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Types of Tremor

How Neurologists Classify a Common Problem

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Updated April 01, 2014

Written or reviewed by a board-certified physician. See About.com's Medical Review Board.

When evaluating someone who has a tremor, neurologists will ask questions about what makes the tremor better or worse, whether anyone in the family has had tremor, and also ask about other symptoms that could give clues about the cause. After doing a physical examination, neurologists will use all the information they’ve gathered to put the tremor into one of several categories. Each category is associated with different disease types, and therefore also associated with different types of treatments.

Physiologic tremor

Everyone has physiologic tremor, although it usually isn’t very noticeable. This is the tremor you may have noticed when you hold your hand out with fingers extended. It may become more noticeable (thereby becoming “enhanced physiological tremor”) due to anxiety, fatigue, stimulants like caffeine, fever, alcohol withdrawal, low blood sugar and more. Enhanced physiological tremor goes away when the underlying cause is corrected.

Essential tremor

Essential tremor is a very common problem. This tremor progresses very slowly, and usually affects people after the age of 40. The hands are usually most affected. The tremor is an action tremor, meaning that it is most prominent whenever someone tries to use their hands to do something. The tremor also worsens with emotions, stress, or physical exhaustion, and sometimes improves after drinking a little alcohol. Essential tremor often runs in families, but no single gene has been found to explain the disorder. The part of the brain involved with essential tremor is uncertain, although some believe that the cerebellum or thalamus are probably involved.

It is not always necessary to treat essential tremor with medication. If a medication is used, propranolol and primidone are the most widely accepted treatments. Of course, no medication is without possible side effects, and the potential risks must be considered against the possible benefits of taking any medication.

Parkinsonian tremor

Parkinsonian tremor is most noticeable when the hands are at rest. This has been described as a “pill-rolling” tremor, since it classically looks as if a pill is being rolled between the thumb and fingers of the hand. The legs, chin and body can also be involved. Like other tremors, Parkinsonian tremor can be worsened by stress. Despite the name, Parkinsonian tremor is not always caused by Parkinson’s disease, but can also be caused by other neurodegenerative disorders, drugs, infections and toxins. If the tremor is caused by Parkinson’s disease, it normally starts more on one side of the body than the other.

If the cause of a Parkinsonian tremor is Parkinson’s disease, it may respond well to levodopa or other dopaminergic medications. Other possibilities include amantadine and anticholinergic drugs.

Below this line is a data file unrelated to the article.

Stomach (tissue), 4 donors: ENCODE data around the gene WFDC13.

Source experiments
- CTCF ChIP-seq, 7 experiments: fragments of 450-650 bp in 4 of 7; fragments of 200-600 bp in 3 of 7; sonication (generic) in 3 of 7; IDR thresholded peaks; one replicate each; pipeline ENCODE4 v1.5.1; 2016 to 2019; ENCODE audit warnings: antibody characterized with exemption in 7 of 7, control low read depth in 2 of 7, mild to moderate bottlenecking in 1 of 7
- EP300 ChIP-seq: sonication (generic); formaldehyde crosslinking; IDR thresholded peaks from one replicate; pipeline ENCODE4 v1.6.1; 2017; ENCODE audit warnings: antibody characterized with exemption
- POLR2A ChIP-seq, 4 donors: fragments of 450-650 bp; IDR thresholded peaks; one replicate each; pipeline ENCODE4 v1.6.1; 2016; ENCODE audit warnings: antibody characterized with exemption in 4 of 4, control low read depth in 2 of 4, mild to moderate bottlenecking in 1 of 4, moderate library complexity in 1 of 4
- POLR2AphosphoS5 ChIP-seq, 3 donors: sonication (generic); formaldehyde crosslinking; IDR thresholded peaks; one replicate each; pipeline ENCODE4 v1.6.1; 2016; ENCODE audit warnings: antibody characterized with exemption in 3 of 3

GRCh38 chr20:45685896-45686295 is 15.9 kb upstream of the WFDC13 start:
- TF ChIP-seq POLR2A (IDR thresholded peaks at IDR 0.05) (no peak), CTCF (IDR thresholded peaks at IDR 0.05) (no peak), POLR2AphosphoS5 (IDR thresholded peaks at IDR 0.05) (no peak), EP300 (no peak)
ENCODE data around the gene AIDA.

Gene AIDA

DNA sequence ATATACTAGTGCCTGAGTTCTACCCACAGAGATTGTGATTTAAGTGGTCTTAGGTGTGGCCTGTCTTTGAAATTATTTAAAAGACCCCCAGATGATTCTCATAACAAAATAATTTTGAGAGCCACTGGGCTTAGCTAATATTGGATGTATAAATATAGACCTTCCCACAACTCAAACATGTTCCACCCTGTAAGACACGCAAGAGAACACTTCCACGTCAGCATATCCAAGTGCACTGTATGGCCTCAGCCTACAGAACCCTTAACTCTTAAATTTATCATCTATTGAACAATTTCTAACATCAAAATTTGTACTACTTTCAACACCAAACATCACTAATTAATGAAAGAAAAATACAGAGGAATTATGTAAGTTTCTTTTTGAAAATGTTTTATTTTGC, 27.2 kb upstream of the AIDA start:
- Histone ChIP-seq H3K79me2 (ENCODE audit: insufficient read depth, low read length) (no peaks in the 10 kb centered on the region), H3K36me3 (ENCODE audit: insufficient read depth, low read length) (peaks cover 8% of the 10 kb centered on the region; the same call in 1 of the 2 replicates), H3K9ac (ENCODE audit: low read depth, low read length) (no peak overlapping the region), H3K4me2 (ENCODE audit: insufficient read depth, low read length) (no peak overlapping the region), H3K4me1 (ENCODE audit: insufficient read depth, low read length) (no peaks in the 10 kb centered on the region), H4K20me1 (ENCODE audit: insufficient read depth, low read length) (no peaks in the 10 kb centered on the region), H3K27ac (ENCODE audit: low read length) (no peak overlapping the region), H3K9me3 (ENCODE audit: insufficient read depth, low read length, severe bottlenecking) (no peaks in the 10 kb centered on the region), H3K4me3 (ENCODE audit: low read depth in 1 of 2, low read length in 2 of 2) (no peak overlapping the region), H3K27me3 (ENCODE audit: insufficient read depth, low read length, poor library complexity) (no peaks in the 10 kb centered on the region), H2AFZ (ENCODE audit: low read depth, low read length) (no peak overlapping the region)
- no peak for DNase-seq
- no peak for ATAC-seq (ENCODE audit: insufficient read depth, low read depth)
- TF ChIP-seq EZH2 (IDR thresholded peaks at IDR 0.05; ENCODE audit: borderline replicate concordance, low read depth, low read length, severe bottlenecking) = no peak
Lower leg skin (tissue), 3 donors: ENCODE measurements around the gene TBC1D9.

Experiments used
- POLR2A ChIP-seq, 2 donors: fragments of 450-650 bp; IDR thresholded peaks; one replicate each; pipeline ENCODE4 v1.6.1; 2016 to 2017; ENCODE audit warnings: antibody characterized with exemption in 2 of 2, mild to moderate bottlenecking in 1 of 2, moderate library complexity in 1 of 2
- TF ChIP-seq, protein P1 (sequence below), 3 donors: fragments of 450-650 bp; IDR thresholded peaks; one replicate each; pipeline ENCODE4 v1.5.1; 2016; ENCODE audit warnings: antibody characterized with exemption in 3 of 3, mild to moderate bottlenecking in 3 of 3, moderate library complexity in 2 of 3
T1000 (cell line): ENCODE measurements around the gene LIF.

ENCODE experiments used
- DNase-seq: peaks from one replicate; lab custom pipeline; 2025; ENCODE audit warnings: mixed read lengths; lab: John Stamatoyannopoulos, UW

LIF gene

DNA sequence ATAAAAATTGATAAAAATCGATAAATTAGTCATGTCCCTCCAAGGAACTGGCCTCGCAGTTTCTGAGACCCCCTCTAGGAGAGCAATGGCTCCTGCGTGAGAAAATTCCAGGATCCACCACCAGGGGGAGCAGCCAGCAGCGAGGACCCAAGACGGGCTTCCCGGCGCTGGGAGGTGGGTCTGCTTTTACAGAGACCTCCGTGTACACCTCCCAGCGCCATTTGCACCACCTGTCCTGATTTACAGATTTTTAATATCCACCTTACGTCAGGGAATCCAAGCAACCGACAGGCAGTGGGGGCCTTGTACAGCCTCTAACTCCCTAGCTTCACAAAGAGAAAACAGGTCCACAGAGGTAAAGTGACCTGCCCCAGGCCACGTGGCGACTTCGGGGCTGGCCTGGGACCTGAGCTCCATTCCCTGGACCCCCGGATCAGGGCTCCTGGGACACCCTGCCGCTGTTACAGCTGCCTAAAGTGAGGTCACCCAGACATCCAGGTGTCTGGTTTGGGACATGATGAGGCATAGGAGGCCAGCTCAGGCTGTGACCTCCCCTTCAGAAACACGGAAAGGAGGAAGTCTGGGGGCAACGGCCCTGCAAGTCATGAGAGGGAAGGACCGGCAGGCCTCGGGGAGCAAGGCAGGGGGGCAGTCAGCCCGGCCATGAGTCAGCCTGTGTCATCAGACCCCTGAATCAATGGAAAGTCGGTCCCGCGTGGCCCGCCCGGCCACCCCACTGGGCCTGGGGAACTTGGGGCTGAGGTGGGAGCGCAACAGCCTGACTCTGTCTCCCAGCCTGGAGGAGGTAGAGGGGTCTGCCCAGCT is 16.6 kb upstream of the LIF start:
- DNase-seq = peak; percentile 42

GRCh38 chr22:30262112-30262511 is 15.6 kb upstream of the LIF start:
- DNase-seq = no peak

Dystonic Tremor

Dystonia is a movement disorder in which muscles contract involuntarily, causing abnormal postures that may be painful. The tremor may represent an attempt to correct the abnormal muscle contraction that repeatedly fails. Unlike other forms of tremor, moving or holding the body in a specific fashion may worsen dystonic tremor. The tremor may improve with rest or by touching part of the body (usually but not always the part that is affected by the dystonia).

Dystonia, as well as the associated tremor, can be treated with injections of attenuated botulinum toxin. Clonazepam or anticholinergic medications may also be helpful.

Cerebellar and Rubral Tremors

The classic cerebellar tremor is an intention tremor, meaning that it is most prominent during an act of coordination such as pushing a button. The tremor will be worst as the finger is just about to meet its target. As the name suggests, cerebellar tremor is caused by damage to the cerebellum or its pathways in the brainstem. Rubral tremor is a less common subtype of cerebellar tremor. It is slow, large in amplitude, and can occur in all directions. Unfortunately, there are no easy treatments for cerebellar tremor. If possible, the underlying cause should be addressed.

Orthostatic Tremor

In orthostatic tremor, the legs and trunk start trembling soon after standing. Someone with orthostatic tremor may not notice a tremor so much as unsteadiness after standing up. It improves as soon as someone sits down. Treatment can be with either clonazepam or primidone.

Psychogenic Tremor

Like other psychogenic disorders, psychogenic tremor is a diagnosis of exclusion, meaning that other forms of tremor must be excluded. Clues that a tremor is psychogenic include the tremor disappearing when someone is distracted, the tremor suddenly appearing after a stressful incident, or frequent and otherwise unexplainable changes in the body part affected by the tremor. Other symptoms of conversion disorder or psychiatric illness can also be helpful in diagnosing psychogenic tremor.

In all cases of tremor, including psychogenic tremor, the primary focus should be on treating any underlying disorder as much as possible. Physical therapy can be helpful for tremor as well. In cases where medical and physical therapies have been insufficient, and the tremor remains truly debilitating, more invasive options, such as brain surgery or deep brain stimulation, can be considered. As always, treatment options should be thoroughly discussed with your care provider.

Sources:

Braunwald E, Fauci ES, et al. Harrison's Principles of Internal Medicine. 16th ed. 2005

AH Ropper, Samuels MA. Adams and Victor's Principles of Neurology, 9th ed: The McGraw-Hill Companies, Inc., 2009

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